Want to know something cool?

One point of view, taking note of sundry "cool" things that affect-- or could affect-- the education business.


Thursday, February 02, 2006

New Reports Cite Impact of Technology on School Culture, Curriculum

Two studies released recently indicate that the latest generation of technology-- sometimes called Web 2.0-- has a direct and significant impact on the education process and on students directly. Not that this overgeneralization is surprising, but the details are telling. The reports are the 2006 Horizon Report, undertaken by the Educause Learning Initiative, and a report released by Certiport and the Center for Education, Employment, and Community at Education Development Center, Inc., titled Power Users of Technology.

Not only do these reports detail the exceptionally advanced characteristics of Power Users of Technology, and the impact of Web 2.0 on education, but they go beneath the obvious and look at how and why today's kids think, learn, and behave differently. Great reading, if a bit academically dry.

For example, two-thirds of teachers surveyed say that Power Users of Technology between the ages of 10 and 15 actually change the way those teachers teach. A similar number say that most Power Users tend to be a positive force in and out of the classroom, serving as positive examples and even mentors to their less-technologically-sophisticated peers.

The report on Power Users of Technology refers to the multitasking, analytical, research, and critical thinking skills of kids who are not only "digital natives" (born into a Web-empowered world) but are also pushing and changing the way technology is used. Information consumers are so yesterday, apparently, and interaction with information (wikis, blogs, etc.) is the word of the day.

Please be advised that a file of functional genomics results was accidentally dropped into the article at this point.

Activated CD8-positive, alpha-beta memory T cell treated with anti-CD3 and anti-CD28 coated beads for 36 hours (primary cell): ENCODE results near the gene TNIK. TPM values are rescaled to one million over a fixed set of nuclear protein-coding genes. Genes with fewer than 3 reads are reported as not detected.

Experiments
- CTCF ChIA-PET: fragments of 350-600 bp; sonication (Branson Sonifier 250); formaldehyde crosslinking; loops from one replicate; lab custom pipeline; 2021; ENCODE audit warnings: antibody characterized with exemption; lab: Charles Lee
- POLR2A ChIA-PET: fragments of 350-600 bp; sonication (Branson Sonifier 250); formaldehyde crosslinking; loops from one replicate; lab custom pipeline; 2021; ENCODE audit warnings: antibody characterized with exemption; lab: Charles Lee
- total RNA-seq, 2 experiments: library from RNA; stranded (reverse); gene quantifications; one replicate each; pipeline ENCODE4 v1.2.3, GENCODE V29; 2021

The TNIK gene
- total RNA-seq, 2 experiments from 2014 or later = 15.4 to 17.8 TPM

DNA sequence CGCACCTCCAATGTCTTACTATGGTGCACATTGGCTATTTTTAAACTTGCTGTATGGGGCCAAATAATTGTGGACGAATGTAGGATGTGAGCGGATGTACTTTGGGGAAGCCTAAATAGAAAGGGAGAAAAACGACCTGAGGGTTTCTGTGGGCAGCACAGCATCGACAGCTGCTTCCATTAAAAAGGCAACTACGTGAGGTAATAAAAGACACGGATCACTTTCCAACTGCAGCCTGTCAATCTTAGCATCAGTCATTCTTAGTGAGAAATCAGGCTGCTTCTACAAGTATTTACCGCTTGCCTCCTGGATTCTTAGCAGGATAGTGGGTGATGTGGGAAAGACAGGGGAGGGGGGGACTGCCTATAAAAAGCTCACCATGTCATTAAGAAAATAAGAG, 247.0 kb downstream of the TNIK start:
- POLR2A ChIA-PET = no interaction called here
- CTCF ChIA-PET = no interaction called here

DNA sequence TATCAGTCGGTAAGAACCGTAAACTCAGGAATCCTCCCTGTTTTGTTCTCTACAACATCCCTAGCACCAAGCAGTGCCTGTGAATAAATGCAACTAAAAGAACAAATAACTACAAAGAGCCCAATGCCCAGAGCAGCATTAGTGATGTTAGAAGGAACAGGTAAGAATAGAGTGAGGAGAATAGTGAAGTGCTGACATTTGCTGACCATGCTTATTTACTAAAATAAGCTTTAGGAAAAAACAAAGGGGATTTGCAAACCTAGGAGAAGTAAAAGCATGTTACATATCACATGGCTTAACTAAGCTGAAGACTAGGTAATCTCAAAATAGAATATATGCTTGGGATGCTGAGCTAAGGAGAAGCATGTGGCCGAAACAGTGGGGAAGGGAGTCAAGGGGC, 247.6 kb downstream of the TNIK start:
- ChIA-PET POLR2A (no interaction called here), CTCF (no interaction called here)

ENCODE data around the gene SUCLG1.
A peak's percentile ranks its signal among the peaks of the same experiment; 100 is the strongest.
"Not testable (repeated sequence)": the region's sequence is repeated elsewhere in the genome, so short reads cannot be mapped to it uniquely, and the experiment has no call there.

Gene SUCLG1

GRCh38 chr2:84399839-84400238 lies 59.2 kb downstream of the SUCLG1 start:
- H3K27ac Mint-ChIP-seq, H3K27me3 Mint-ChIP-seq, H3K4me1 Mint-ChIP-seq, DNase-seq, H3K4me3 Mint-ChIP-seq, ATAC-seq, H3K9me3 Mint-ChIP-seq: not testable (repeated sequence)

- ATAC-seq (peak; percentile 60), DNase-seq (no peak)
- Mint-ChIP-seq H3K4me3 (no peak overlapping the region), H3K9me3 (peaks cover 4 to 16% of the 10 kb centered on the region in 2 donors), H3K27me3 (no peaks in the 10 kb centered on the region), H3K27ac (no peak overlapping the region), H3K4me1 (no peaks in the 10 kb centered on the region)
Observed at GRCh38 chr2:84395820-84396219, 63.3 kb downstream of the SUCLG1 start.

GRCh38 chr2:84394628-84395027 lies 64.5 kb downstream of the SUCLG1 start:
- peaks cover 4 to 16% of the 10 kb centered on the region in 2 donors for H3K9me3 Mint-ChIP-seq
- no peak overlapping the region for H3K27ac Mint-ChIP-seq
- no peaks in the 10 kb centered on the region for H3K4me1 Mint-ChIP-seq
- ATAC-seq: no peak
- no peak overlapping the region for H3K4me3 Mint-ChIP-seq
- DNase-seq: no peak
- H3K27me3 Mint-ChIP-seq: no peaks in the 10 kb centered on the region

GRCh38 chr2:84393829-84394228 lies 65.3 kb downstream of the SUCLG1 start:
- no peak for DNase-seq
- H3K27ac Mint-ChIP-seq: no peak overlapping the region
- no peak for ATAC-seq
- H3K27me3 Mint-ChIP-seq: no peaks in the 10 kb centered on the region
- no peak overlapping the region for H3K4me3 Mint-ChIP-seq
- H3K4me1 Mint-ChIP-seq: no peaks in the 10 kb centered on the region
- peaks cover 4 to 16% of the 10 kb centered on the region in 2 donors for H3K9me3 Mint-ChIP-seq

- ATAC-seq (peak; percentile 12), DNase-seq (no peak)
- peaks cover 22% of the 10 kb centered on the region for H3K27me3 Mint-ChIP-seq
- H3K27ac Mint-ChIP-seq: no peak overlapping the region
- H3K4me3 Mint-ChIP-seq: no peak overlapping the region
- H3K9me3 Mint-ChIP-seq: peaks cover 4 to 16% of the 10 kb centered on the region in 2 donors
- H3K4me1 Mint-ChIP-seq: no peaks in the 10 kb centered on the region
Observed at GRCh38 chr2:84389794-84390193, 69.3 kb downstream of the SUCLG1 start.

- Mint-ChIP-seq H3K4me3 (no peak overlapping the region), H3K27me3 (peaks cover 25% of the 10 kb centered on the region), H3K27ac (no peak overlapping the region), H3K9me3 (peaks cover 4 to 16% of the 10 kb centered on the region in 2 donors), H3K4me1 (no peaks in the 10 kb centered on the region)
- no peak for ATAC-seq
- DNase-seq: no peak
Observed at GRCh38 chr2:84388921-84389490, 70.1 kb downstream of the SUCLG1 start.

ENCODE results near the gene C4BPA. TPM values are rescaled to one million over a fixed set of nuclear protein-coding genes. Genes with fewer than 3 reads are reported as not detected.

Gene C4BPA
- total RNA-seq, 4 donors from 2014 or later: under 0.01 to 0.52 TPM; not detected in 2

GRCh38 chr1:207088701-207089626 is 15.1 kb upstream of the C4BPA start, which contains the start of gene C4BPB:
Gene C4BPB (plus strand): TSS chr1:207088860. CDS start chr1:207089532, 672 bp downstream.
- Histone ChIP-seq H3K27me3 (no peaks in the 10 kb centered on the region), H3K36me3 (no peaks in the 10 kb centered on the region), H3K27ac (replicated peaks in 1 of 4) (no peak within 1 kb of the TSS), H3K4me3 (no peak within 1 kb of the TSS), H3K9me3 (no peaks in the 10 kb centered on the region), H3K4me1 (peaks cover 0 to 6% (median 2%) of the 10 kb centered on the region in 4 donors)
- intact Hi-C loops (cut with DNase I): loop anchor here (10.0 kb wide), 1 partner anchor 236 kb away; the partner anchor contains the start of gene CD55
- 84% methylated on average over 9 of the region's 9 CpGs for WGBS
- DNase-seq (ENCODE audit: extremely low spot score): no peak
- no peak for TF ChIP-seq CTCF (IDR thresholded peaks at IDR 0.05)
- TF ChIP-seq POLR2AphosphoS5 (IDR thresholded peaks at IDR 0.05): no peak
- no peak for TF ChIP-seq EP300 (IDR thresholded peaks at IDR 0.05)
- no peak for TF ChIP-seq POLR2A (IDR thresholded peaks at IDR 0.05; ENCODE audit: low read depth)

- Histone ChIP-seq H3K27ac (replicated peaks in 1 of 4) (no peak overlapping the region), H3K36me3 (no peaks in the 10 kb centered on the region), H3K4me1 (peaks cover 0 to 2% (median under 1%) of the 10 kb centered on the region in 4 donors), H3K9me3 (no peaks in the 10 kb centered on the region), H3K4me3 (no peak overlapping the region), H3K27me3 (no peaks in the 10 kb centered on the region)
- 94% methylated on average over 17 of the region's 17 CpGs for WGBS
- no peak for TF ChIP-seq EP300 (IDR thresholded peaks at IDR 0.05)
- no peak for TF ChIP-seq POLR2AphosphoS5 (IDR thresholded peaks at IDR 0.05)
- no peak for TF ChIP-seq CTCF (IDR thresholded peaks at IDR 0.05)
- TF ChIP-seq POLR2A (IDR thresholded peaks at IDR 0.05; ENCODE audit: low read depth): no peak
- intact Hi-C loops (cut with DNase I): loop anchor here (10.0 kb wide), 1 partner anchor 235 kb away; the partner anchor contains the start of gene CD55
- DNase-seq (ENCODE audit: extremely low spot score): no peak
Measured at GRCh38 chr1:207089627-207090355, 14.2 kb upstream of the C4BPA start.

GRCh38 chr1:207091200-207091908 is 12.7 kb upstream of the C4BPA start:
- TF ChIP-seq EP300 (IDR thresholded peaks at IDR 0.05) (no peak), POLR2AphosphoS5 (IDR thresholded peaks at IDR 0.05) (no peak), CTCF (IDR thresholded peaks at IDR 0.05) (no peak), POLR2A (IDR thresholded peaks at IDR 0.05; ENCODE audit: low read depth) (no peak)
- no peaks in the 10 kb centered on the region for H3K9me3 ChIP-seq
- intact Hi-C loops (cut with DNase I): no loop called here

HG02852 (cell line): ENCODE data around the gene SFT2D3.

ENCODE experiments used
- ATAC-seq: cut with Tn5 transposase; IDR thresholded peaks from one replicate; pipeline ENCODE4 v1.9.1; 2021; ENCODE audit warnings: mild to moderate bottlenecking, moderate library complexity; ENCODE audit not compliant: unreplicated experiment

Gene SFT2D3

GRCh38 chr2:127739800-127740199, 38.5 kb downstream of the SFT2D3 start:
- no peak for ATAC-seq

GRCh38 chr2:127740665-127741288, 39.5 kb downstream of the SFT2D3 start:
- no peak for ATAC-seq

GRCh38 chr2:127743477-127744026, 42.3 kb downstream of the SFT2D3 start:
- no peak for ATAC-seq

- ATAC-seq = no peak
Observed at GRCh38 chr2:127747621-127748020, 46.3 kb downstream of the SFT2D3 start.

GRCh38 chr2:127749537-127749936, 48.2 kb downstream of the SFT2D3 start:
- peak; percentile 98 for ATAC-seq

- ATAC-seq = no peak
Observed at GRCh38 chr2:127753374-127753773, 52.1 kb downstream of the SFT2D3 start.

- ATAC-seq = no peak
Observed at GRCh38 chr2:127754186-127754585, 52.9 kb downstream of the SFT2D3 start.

Because we always need catchy pigeonholes for our students, let's rename these "Power Users of Technology" with something a bit more catchy: Psychobionic, perhaps? These kids seek out information even as they publish information of their own; they find experts to fill knowledge gaps and then reconfigure their newfound information to fill the gaps of others. They're as likely to seek an article from a scholarly publication as they are Wikipedia or Britannica. They're also as likely to debate or probe deeper as they are to accept at face value the information they find.

Kids these days. But seriously, check out the reports. IM, Wikis, RSS, podcasting and blogging and learning are all being seamlessly integrated with each other to create a sub-group of a generation that processes information as fast as they acquire it.

Cool, huh?

How will it shake out? Comment this blog, and let's see where the conversation leads.
For great news, views, and resources for educators, check out The Balance Sheet p
ublished by South-Western, a Thomson company. Trusted news for educators for several decades, several miles ahead.


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